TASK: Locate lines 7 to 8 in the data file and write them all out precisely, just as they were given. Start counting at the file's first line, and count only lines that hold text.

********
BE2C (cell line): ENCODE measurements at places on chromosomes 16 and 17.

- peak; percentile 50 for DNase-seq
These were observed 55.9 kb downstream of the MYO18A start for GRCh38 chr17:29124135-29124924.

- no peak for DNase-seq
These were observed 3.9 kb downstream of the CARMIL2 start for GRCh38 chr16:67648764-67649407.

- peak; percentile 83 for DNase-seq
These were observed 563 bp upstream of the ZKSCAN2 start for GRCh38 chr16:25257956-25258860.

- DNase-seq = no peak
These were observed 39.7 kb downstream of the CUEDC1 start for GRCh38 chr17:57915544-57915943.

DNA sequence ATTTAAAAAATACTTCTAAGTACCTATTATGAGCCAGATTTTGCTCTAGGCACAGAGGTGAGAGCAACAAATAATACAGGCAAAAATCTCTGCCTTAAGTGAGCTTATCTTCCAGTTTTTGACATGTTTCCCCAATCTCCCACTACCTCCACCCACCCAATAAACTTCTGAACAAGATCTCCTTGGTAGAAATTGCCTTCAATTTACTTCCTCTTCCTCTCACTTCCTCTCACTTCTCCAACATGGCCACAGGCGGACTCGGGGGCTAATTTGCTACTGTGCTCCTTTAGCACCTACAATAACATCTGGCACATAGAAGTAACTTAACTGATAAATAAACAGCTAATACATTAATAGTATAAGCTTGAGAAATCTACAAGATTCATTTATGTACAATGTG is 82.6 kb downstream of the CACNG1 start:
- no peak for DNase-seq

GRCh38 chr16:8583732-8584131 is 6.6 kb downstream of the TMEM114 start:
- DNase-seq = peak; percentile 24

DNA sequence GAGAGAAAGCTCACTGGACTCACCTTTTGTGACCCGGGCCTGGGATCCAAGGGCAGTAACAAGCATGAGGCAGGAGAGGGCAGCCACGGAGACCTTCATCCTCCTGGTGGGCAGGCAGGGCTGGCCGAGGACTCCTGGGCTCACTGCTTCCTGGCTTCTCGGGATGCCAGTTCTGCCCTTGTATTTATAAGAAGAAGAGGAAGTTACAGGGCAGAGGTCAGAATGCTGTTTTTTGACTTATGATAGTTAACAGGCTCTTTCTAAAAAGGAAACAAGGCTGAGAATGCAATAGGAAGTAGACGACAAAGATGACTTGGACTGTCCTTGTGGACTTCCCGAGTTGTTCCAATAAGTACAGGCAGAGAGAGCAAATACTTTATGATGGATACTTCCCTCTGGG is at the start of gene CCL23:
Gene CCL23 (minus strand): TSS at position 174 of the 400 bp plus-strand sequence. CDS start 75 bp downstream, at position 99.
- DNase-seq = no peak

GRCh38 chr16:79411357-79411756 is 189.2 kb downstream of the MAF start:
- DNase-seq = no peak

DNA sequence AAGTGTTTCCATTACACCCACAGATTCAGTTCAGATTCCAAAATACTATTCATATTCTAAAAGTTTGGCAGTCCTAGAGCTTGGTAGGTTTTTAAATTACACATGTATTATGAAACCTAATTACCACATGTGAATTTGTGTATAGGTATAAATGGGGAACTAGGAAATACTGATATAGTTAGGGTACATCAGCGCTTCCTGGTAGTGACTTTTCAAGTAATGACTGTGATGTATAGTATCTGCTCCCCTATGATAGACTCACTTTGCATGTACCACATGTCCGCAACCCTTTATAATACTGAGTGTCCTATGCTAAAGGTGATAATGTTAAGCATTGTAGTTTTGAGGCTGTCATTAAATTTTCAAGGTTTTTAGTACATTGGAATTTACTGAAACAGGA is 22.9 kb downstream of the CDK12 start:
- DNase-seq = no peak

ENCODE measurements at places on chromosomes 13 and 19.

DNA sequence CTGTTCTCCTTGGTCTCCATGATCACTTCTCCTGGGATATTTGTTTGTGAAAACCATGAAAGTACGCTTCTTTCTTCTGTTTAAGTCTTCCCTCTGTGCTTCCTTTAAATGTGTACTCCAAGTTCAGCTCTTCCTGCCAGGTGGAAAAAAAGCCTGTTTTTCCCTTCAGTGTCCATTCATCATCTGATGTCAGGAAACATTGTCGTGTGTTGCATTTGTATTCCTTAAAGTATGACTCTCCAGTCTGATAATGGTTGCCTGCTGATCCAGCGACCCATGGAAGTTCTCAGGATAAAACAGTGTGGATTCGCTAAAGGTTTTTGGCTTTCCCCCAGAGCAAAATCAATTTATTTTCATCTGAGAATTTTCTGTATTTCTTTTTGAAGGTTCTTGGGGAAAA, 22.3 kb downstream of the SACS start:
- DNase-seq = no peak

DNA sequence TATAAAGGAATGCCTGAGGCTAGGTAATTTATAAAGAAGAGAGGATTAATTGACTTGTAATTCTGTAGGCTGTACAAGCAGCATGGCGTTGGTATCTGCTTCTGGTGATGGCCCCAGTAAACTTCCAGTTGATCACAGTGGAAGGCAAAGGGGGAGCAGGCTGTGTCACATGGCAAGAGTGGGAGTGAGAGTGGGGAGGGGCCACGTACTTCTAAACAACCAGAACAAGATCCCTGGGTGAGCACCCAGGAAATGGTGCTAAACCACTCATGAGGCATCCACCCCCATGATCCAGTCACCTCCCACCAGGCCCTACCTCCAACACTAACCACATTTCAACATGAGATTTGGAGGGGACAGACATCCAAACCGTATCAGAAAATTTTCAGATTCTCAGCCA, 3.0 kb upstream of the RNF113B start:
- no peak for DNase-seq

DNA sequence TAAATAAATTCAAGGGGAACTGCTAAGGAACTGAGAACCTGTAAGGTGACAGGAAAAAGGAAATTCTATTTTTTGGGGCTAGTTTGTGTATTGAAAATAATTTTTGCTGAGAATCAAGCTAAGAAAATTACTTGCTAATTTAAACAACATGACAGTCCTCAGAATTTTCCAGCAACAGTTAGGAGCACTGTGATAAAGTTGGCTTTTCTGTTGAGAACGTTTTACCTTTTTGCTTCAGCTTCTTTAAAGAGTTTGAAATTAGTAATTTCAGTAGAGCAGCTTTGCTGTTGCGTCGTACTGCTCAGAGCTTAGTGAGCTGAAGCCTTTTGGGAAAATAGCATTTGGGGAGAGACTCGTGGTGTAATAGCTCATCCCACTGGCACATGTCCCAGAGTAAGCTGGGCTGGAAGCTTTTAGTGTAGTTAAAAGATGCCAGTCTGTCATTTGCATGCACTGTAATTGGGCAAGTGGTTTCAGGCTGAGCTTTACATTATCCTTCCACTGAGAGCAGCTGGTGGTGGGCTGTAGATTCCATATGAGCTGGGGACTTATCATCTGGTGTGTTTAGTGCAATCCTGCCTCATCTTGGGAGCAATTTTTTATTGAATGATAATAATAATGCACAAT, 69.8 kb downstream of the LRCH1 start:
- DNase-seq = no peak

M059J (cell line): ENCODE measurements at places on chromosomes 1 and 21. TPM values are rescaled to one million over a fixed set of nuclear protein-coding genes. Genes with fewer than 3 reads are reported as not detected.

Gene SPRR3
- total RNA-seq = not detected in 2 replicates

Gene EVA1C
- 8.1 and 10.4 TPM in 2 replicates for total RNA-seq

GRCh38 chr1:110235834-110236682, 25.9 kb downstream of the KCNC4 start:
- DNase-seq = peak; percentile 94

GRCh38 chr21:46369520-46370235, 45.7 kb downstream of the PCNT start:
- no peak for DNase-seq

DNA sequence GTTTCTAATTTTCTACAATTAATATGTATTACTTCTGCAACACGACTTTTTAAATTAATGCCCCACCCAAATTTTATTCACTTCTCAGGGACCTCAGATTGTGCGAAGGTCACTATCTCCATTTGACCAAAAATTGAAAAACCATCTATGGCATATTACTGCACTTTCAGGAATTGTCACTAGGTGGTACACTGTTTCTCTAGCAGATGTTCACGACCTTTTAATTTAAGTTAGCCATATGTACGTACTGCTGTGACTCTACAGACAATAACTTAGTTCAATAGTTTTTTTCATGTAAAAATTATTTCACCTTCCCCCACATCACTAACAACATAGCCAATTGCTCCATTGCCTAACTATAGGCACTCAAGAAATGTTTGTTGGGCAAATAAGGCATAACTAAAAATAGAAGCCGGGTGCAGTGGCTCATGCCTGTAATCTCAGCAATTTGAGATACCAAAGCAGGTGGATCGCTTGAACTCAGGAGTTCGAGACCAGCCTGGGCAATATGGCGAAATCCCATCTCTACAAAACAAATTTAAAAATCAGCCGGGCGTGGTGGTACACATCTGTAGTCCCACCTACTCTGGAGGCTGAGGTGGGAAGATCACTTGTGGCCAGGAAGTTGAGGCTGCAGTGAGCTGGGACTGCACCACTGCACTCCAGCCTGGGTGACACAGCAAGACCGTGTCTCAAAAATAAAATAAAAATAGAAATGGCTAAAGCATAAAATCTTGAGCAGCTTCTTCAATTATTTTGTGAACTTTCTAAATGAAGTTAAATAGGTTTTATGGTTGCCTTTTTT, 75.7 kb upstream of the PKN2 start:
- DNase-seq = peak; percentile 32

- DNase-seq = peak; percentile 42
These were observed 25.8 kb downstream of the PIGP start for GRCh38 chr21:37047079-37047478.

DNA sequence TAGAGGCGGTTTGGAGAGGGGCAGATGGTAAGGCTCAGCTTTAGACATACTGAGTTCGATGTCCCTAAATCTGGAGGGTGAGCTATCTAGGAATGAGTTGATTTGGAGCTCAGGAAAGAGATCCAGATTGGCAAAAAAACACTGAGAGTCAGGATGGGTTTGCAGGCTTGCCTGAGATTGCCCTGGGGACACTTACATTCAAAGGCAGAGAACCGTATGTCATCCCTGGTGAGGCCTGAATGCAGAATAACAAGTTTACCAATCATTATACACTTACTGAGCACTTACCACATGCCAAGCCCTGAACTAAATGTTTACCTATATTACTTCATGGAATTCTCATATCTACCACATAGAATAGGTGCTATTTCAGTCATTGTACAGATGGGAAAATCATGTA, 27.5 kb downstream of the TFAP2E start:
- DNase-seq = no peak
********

These were observed 563 bp upstream of the ZKSCAN2 start for GRCh38 chr16:25257956-25258860.

- DNase-seq = no peak